A New Life, an Uneasy Choice Pt. 2
By Cynthia Romero on September 29, 2009
EL PASO — With a raging drug war that has left many in fear and confusion, the choice to move to the United States isn’t as black and white as some would hope. But for the individuals and families with money, moving to the United States isn’t just a choice, but a luxury they can afford.
Over the past year, businesses like Helados Trevly, Crisostomo Burritos and El Rehilete have opened in El Paso , making what some would call, a safer and smarter business choice. Eduardo Rios, a lawyer with Brown McCarroll L.L.P. in El Paso , said that his office has seen a considerable increase in inquiries from Mexican investors.
“There definitely are more people from Mexico looking for a safer place to live and work,” he said. “Wealthy clients need a safer place they can invest in and that’s why they come here.”
No one knows exactly how many families from Mexico have ended up in El Paso, but with area realtors and schools seeing a steady rise in Juarez families, their presence is undeniable. The Mexican consulate did not have any official count as to how many Juarenses have ended up in El Paso.
“I help people coming from Mexico who want to come to the United States and either bring in their business or invest in a company here,” said Kathleen Walker. “It’s not for everyone because it takes a lot of planning and consideration for someone to move their business over here.”
A Juarez family, who did not want to reveal their names, are set to open up an accessories boutique on the Westside later this year. The family said that if it weren’t for their lawyer and investment broker, their dreams of opening up a business in the United States may have never been possible.
“Of course we needed help from our lawyers to speed up the process, we couldn’t wait around,” they said. “With the situation in Mexico being as bad as it is, it’s like we would go into our shop everyday wondering if we’d be a victim. In the end, it didn’t matter how much the cost was, we couldn’t put a price on our safety.”
The owners are hopeful that once their business opens, they’ll be able to make up the money they spent on the move over.
“We hope to make money once we open because we did spend quite a good amount on our lawyers and on our business,” they said. “We want to be as good or better than the other businesses here because we need to make money.”
According to Walker, those looking to open up their own businesses usually opt for the business related non-immigrant alternative, E-1 and E-2 visas.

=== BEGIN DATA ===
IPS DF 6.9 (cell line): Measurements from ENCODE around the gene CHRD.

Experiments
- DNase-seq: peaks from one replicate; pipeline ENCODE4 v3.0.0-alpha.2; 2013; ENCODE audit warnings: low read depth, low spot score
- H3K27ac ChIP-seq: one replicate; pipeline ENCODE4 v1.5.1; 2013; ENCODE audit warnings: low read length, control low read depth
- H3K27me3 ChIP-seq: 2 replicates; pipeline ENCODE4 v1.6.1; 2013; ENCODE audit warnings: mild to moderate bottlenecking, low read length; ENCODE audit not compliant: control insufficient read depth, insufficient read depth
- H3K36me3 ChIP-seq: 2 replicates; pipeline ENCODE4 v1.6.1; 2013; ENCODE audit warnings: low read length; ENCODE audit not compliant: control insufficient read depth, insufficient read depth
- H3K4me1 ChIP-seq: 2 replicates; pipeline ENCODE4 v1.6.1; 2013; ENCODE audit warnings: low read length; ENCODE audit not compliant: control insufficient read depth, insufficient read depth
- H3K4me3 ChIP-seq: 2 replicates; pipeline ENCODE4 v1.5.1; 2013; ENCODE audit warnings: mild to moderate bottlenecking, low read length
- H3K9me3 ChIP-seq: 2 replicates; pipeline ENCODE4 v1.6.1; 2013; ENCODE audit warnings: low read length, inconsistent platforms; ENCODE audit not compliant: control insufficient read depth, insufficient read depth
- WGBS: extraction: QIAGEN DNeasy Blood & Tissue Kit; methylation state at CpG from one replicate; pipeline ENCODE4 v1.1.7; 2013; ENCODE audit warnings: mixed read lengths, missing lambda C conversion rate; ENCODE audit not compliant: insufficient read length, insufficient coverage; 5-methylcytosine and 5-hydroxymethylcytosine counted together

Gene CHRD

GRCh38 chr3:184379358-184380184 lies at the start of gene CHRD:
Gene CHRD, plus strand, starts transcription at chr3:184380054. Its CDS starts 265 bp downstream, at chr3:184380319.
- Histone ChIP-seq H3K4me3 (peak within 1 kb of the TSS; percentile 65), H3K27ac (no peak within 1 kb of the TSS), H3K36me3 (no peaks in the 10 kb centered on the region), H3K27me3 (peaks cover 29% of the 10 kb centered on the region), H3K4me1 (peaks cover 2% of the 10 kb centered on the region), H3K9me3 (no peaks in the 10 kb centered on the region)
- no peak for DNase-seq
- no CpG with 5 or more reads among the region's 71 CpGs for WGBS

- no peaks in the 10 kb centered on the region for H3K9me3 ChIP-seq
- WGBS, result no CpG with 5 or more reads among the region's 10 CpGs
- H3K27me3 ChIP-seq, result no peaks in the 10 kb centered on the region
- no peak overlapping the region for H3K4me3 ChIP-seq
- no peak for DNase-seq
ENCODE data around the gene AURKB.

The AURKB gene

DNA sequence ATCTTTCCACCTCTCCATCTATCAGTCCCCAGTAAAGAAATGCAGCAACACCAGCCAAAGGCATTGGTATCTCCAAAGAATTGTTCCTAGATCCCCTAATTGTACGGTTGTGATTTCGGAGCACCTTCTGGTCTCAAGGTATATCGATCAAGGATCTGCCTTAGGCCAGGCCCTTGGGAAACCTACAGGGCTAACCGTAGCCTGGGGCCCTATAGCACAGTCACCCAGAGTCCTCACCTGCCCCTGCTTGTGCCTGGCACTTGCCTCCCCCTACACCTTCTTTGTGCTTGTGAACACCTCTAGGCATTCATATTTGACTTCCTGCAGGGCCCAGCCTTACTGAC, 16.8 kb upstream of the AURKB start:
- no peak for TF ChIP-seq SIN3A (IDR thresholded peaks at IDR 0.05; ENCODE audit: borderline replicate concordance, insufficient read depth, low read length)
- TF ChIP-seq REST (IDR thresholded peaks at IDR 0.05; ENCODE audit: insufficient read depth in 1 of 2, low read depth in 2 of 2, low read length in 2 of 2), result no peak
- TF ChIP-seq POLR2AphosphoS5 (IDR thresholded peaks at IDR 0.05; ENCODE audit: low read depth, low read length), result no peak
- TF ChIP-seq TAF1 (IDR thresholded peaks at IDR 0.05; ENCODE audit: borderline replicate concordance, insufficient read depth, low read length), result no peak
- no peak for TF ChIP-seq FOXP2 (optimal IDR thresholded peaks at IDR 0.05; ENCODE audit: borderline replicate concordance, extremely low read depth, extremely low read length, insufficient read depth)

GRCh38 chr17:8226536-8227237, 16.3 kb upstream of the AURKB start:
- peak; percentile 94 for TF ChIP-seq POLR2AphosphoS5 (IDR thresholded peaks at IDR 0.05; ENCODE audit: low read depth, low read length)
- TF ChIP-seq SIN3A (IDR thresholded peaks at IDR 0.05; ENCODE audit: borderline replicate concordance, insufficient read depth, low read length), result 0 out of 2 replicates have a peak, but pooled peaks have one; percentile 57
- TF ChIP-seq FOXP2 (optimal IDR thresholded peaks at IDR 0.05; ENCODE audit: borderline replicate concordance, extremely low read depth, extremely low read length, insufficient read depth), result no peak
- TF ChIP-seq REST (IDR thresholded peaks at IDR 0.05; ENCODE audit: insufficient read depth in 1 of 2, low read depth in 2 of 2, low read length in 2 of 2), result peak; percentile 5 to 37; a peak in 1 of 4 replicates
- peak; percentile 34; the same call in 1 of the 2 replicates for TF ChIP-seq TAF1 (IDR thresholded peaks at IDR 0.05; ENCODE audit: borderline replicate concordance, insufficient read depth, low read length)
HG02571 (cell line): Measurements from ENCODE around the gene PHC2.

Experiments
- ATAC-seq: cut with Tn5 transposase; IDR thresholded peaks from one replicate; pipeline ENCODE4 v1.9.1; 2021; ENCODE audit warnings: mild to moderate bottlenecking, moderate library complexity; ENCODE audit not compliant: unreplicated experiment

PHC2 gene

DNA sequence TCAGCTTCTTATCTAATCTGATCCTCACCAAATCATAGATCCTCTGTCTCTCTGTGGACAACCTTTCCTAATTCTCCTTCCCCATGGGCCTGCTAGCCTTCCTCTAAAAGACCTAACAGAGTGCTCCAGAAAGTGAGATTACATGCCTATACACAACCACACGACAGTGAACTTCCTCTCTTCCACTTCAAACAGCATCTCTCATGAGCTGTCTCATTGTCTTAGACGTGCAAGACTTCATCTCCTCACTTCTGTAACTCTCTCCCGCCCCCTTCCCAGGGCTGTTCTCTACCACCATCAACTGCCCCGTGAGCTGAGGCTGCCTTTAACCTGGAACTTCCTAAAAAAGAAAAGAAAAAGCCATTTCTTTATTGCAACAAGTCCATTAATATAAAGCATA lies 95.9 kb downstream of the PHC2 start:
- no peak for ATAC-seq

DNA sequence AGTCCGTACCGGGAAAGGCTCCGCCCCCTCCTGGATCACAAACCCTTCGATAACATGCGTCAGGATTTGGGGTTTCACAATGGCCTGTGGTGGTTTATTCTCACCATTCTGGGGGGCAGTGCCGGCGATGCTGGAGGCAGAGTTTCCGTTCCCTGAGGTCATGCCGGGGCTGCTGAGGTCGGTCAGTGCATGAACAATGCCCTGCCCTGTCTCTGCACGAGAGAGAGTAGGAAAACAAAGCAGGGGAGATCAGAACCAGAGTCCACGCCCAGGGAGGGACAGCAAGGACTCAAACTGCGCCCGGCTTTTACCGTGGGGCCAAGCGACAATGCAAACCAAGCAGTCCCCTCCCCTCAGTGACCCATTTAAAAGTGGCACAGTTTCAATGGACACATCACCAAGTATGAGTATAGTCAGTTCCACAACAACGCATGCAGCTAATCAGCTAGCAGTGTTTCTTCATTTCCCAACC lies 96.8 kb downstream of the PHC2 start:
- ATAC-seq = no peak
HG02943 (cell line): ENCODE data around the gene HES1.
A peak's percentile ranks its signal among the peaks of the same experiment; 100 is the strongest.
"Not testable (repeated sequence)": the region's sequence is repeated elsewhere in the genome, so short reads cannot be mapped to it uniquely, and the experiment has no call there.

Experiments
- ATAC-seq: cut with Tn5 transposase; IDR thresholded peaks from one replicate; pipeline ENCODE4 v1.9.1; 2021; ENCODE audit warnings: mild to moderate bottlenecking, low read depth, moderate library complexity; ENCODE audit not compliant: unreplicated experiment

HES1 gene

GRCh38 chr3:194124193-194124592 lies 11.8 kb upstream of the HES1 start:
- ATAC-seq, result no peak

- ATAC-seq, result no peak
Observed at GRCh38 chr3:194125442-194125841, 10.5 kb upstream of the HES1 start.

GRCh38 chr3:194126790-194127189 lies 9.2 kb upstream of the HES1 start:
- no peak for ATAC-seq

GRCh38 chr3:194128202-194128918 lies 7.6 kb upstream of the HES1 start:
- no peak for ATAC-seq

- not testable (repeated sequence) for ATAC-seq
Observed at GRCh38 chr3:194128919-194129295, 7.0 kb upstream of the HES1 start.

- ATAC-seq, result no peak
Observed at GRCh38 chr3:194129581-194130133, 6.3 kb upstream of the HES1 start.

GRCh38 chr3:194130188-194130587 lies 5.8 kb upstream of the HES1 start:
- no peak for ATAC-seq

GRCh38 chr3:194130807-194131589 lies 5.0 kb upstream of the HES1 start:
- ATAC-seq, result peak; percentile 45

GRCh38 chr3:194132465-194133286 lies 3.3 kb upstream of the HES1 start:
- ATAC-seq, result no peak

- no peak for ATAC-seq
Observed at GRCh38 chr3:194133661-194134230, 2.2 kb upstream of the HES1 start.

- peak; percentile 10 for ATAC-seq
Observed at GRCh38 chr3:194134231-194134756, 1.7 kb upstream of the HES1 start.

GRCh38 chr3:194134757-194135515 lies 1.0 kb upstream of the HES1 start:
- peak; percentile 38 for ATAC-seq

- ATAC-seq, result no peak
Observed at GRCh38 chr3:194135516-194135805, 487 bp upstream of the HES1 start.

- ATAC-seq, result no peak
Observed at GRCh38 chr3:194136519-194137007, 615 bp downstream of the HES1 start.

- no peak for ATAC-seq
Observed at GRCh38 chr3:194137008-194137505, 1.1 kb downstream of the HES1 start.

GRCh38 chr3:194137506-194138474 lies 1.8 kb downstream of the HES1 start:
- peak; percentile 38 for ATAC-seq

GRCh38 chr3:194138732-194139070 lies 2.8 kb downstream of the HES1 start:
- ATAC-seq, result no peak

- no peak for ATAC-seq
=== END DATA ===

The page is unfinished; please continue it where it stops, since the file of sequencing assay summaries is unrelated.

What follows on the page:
“When NAFTA came into effect, the E-1 treaty trader visa and E-2 treaty investor visas became available,” she said. “That’s usually the route most of our customers take.”
With an E-1 trader treaty visa, people have to be engaged in existing, substantial international exchange of goods or services. Applicants for the E-2 trader treaty visa must be involved in commercial enterprise.
Edward Rios, an attorney with Brown McCarroll L.L.P. in El Paso, said that if visa applicants are well prepared, the process of being reviewed and accepted is shorter.
“In the statutes, there are temporary and permanent visas,” he said. If you meet the E-2 requirements, the consulate gives you a visa and with that you can live and work in the United States for five years,” Rios said. “But if investors are well prepared with their business plans and seem committed, then the wait to receive their visa could be shorter.”
The owners of Crisostomo Burritos in El Paso, whom did not want their names released, said that while they didn’t have to apply for any work visas to open their restaurant here, they did have to go through a slew of sometimes difficult inspections.
“The health department I think was a lot tougher on us because our business is essentially from Juarez,” he said. “We had to be careful with every detail because we didn’t want to risk them not letting us open here.”
According to the owner, he knows of several other business owners from Juarez who are also opening up locations in El Paso for safety reasons.
“We were actually inspired to open our location because of the other restaurants,” he said. “But I do think that the violence in Juarez is driving people out, it’s not safe because of the constant demands that the cartels are putting on business owners.”
Bob Cook, president of REDCO, (El Paso Regional Economic Development Corporation) said that in the last year and a half, he too has seen an increase in the amount of people trying to bring their businesses across the border.
“I’d say that in the last 15-18 months, there have been at least 12-15 investors who have come to us from Mexico,” Cook said. “We are working with more individuals who are trying to do business in the states.”
As for future plans, Walker said she would like to establish a regional investor program for the border.
“I think it’d be great to create one of those for our border cities,” she said. “It will help out foreign investors who want to do business in the states. So right now, I’m trying to get that together with other people.”
The owners of the news boutique shop set to open say that they know of seven other individuals who plan on opening businesses.
“Some of our friends who have done well in Chihuahua have decided to move here as well,” they said. “Two of our friends are moving to Dallas to open up their restaurants and the rest are coming here. I think this is just the beginning because there are a lot of us who don’t want to have to sacrifice our good income or our safety, we want both.”
Click here to read the first part of these series by Cynthia Romero exclusive to Borderzine.com